When you were growing up, your idea of a business was probably the company your parents worked at, or perhaps your favorite neighborhood store. But these days, it seems like nearly anyone can own a business, even if it’s just a side hustle or two.
Our connected economy makes it easy for everyone to start a new business, but when it comes to accounting and filing taxes, we still have to play by all the old rules that date back decades. Thankfully, the right credit cards can make it easier to manage your business expenses.
How small business credit cards work
Most major credit card issuers offer credit cards designed for small business owners. To qualify, you only need to operate a business of any size.
For example, you could be re-selling things online, running a dog-walking service, or offering your expertise as a freelance consultant. You don’t even need to incorporate. You can be a sole proprietor, have a partnership or operate a Limited Liability Corporation (LLC).
To apply for a small business credit card, you must supply your personal income just like you would with your personal credit card. That’s because a small business credit card requires your personal guarantee of repayment, just like your other credit cards.
The advantages of using a small business credit card
When you add a small business credit card to your wallet, you instantly have a way of separating your personal transactions from your business expenses. But let’s see what else they can offer.
Rewards for your business
A small business card can offer you rewards that may be more suited to your business purchases than your personal ones.
For business owners who travel frequently, a great option is the Ink Business Preferred® Credit Card – an ideal way to maximize your travel benefits and rewards. You can earn 100,000 bonus points after you spend $15,000 on purchases in the first 3 months after account opening. That's $1,000 cash back or $1,250 toward travel rewards when you redeem through Chase Ultimate Rewards®. Plus on the points front, you earn 3x points per $1 on the first $150,000 you spent in combined purchases on travel, shipping purchases, internet, cable & phone services. Finally, you can earn 1x point per $1 on all other purchases, and your points never expire.
Another advantage of having a small business card can be the greater tracking and reporting features. It’s easier to see what transactions are solely business-related, since you’ll use your card just for business purchases.
Financing your business
Finally, a small business credit card can offer you a means of financing your business. First, adding a small business credit card gives you increased purchasing power beyond your personal credit cards.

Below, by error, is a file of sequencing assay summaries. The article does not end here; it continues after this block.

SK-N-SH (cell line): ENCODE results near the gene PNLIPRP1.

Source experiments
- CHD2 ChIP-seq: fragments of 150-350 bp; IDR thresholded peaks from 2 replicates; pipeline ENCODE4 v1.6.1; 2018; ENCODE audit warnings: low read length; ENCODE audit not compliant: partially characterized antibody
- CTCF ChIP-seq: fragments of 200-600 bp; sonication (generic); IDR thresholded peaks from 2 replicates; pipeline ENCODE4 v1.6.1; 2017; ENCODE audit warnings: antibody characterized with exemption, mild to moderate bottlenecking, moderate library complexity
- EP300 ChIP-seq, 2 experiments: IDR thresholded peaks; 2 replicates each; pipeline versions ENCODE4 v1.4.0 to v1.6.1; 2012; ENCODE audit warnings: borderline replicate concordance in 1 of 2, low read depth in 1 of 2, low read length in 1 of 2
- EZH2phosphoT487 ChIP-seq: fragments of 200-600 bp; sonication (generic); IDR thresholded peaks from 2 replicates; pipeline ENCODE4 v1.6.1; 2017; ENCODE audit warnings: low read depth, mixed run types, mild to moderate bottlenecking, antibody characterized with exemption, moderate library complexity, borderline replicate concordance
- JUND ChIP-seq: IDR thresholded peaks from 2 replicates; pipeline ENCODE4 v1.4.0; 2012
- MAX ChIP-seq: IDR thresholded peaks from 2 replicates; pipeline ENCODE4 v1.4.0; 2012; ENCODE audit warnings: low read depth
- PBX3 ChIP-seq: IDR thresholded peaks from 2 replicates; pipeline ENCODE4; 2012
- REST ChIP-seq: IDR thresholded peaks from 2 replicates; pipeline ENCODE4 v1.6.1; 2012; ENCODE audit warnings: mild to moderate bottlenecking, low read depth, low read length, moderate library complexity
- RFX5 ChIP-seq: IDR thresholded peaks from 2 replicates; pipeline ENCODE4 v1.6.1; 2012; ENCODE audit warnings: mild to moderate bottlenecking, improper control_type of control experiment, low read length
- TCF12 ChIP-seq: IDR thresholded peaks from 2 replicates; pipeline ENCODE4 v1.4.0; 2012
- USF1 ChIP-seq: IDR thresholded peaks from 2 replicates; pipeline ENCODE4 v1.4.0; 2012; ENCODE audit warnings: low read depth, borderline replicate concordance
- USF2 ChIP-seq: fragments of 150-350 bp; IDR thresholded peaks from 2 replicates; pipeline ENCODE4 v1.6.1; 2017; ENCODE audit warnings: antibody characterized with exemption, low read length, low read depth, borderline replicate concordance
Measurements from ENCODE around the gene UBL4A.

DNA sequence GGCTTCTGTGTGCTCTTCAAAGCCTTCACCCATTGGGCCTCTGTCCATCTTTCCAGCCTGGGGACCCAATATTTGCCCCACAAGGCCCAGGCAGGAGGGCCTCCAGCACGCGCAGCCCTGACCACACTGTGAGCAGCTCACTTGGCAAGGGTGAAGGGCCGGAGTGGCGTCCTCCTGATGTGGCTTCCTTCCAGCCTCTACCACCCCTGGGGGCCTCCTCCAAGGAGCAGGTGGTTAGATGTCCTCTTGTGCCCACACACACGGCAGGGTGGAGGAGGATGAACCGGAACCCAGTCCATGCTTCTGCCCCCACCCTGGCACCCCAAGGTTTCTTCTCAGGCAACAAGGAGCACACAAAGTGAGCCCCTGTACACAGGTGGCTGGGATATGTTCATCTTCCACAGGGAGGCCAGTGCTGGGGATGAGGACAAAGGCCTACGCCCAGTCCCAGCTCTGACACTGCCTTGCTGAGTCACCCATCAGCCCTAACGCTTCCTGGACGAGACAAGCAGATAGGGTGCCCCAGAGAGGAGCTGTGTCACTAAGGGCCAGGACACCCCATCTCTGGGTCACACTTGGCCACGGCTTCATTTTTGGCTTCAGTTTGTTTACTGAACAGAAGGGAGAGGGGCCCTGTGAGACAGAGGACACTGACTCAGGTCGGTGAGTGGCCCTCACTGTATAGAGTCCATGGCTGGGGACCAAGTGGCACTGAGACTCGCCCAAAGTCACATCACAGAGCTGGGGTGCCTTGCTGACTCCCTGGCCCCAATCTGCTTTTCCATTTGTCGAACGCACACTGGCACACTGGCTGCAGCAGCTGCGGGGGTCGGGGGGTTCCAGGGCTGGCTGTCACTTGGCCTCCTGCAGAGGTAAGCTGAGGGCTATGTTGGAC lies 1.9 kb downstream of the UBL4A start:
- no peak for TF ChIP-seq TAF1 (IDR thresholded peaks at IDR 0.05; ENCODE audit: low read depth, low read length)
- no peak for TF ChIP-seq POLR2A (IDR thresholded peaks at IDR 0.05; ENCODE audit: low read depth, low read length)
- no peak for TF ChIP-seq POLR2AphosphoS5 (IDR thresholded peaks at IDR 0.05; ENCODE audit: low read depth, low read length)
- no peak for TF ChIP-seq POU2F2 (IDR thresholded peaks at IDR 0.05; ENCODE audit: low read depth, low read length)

In addition, a small business credit card can offer new accounts the interest-free financing you may need to get your business off the ground.
For example, the Ink Business Cash® Credit Card offers a 0% Intro APR on Purchases for 12 months then a regular purchase APR of 17.49% - 23.49% Variable. If you have a couple of significant expenses on the horizon, this introductory rate can give you a little breathing room to pay them back over time without accruing any interest.
Promotional APRs are often accompanied by welcome bonus offers, and the Ink Business Cash® Credit Card offers one of the best – $900 bonus cash back after you spend $6,000 on purchases in the first 3 months after account opening. This means that you can actually save money on big expenses if you take advantage of all the benefits the card offers.
Once the interest-free promotional financing offer expires, you can still use your small business credit card to finance purchases, but it’s never a good idea to carry a balance over the long term. Remember, you will personally be responsible for repayment, even if you decide to close down your business.
Do you have to use a small business credit card to separate your expenses?
There’s nothing that says you must have a small business card to keep track of your expenses—it’s just a useful tool for doing so.
You can certainly charge business expenses to your personal card, or personal expenses to your business card, but then you’ll be creating more work for yourself (or your accountant) when it comes time to do your taxes.
However, there are times when it will make sense for some people to mix expenses around in order to earn the additional rewards offered. For example, some families might use their small business credit card to earn extra rewards when they purchase back to school supplies at an office supply store. So long as you remember to separate those expenses from your business ledger, there’s nothing wrong with doing so.
All small business owners need to find the tools that will best enable them to make profits and grow their company. A small business credit card is just another way to help you manage your business, and perhaps earn some rewards on the side.